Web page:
Having struck a chord with their debut single earlier this year, it appears as though Populette are taking their warm reception in the only sensible way: As a cue to get weirder. "Populus" is the safe choice on this release, a useful slab of seedy machine funk that brings to mind both the glossy sheen of Jimmy Edgar's production and Luke Vibert's playful analog noodling. It's a relatively full bodied work-out on its own, but when compared to the scope and intensity of the other two tracks, its functional role is largely overshadowed.
"Populace" is the real draw, but it carries with it a kind of Pandora's box effect. It's capable of bringing about a sea change in the evening, but if unleashed prematurely, it could also spell disaster (or, at the very least, an exodus to the bar). In the right environment, however, the initial build serves as a masterful way to build tension by stacking layers of dissonant tones amidst crashing sub-bass, swirling it together until it all boils over with nervous energy. Here the duo employ their cracked sensibility to maximum effect, tucking devious little samples (rippling steel? a squawking loon?) in hopes of eliciting sideways glances and mental second guessing.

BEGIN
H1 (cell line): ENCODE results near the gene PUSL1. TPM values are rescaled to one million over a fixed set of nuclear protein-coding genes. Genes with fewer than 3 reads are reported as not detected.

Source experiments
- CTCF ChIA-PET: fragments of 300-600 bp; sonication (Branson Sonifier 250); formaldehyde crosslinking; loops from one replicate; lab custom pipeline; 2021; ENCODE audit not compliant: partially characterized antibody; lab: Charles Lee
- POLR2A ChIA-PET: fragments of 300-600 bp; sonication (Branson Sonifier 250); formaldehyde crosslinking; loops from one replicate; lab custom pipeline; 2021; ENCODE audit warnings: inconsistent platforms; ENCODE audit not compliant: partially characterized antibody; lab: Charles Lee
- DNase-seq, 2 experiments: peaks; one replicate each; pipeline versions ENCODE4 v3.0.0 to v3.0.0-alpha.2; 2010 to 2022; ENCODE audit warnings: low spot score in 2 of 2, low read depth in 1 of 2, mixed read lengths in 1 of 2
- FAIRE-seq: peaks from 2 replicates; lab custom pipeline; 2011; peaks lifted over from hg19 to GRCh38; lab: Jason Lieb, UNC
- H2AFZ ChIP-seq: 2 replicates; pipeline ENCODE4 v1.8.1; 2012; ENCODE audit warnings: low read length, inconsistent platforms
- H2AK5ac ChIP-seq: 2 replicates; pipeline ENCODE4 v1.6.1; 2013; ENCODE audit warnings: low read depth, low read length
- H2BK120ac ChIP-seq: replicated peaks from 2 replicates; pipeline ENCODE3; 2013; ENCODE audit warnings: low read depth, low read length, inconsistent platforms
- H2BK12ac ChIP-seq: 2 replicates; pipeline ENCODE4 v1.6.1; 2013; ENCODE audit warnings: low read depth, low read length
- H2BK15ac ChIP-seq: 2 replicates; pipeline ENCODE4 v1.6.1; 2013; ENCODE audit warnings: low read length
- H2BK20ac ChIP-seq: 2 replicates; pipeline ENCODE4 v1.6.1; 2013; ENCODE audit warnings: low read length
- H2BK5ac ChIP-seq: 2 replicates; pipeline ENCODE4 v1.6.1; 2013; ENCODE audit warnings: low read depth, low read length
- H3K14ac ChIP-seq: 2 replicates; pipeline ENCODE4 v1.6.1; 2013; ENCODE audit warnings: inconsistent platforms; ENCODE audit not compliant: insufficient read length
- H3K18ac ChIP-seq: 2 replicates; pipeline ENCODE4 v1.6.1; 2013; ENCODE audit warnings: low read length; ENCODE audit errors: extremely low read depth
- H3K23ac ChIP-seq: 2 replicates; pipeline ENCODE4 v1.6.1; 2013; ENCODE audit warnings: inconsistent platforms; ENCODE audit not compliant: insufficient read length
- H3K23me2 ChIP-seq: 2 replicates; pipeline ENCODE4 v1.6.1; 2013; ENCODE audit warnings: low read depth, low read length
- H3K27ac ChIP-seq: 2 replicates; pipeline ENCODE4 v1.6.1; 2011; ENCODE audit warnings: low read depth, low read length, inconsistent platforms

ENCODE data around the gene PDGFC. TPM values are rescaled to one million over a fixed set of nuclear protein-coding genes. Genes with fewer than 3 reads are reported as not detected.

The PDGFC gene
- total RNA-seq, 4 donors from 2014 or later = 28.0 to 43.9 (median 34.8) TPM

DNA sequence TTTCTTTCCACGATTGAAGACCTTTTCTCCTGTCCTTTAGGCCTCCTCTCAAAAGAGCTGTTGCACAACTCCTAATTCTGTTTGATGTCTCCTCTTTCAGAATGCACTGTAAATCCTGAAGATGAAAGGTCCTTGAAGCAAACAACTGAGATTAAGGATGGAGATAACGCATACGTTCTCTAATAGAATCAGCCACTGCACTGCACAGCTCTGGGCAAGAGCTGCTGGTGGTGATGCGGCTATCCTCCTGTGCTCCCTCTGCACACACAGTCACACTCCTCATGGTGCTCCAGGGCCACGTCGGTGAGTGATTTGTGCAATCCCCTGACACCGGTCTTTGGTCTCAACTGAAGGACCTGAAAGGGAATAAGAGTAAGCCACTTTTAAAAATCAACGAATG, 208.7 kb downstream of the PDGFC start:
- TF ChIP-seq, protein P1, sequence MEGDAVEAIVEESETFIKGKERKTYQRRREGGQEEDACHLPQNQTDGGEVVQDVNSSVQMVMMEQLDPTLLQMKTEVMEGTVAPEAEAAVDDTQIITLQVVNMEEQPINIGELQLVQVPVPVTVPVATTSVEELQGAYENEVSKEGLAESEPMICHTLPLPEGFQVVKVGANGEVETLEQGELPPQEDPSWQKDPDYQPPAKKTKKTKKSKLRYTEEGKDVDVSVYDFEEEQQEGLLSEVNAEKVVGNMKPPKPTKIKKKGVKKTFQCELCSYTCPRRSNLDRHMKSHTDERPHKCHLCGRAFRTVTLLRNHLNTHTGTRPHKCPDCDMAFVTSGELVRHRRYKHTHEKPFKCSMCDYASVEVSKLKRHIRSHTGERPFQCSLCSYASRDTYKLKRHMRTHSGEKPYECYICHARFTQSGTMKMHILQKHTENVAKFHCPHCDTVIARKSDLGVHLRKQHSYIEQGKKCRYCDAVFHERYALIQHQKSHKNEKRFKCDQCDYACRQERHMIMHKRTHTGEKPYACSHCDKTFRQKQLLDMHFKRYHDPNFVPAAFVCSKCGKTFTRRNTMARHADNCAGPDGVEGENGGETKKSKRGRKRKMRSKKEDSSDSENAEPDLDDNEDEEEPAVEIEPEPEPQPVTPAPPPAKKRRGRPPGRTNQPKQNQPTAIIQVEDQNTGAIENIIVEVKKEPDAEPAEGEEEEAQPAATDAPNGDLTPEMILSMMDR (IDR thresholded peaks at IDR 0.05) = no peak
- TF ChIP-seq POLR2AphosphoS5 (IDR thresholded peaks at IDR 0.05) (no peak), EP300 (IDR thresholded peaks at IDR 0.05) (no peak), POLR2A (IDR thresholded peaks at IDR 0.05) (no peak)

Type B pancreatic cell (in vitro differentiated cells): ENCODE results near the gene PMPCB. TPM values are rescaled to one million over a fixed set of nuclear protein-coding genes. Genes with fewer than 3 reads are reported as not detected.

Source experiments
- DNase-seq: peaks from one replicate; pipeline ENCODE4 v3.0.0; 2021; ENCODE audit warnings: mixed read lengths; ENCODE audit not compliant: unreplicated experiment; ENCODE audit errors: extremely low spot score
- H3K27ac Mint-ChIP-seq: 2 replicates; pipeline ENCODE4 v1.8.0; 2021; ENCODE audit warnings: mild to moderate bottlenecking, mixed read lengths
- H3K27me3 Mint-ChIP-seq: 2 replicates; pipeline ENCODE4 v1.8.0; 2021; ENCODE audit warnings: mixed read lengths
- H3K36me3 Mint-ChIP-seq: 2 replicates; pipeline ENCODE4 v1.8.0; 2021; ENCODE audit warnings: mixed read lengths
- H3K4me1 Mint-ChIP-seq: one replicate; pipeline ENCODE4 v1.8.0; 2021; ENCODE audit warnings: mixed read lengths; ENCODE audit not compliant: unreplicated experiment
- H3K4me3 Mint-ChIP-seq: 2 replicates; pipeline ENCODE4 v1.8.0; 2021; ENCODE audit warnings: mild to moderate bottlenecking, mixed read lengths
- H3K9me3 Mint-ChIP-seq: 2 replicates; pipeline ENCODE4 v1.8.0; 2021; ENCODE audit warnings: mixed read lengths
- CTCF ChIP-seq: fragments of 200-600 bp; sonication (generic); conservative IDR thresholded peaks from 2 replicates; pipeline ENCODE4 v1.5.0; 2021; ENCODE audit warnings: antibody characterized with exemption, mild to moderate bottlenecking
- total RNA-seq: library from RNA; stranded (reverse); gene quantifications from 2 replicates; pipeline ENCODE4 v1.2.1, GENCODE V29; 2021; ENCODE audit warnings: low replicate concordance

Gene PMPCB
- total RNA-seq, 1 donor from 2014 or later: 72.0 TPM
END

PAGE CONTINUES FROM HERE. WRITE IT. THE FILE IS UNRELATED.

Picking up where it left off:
In contrast, Gavin Russom's remix serves as a stone-faced retelling. Rather than competing with the original, he goes on a solitary pilgrimage into the outlands. This time, we begin with a somber lead over ominous drones and cinematic flourishes. However, instead of twitchy paranoia, we get the Wizard's homespun textures, and the resulting arpeggios make the extended midsection a characteristically dream-like affair. About eight minutes in, the lead begins sounding again, like a prophecy come to light. Once signaled, the other layers wind their way back down into a single source, and the stream is slowly filtered into a raw, flickering pulse. This last beacon of sound remains suspended for nearly a minute, ticking in perfect time before finally flaring out, a stark but fitting end to this sweeping cosmic elegy.
- Published /
Fri / 29 Oct 2010
- Words /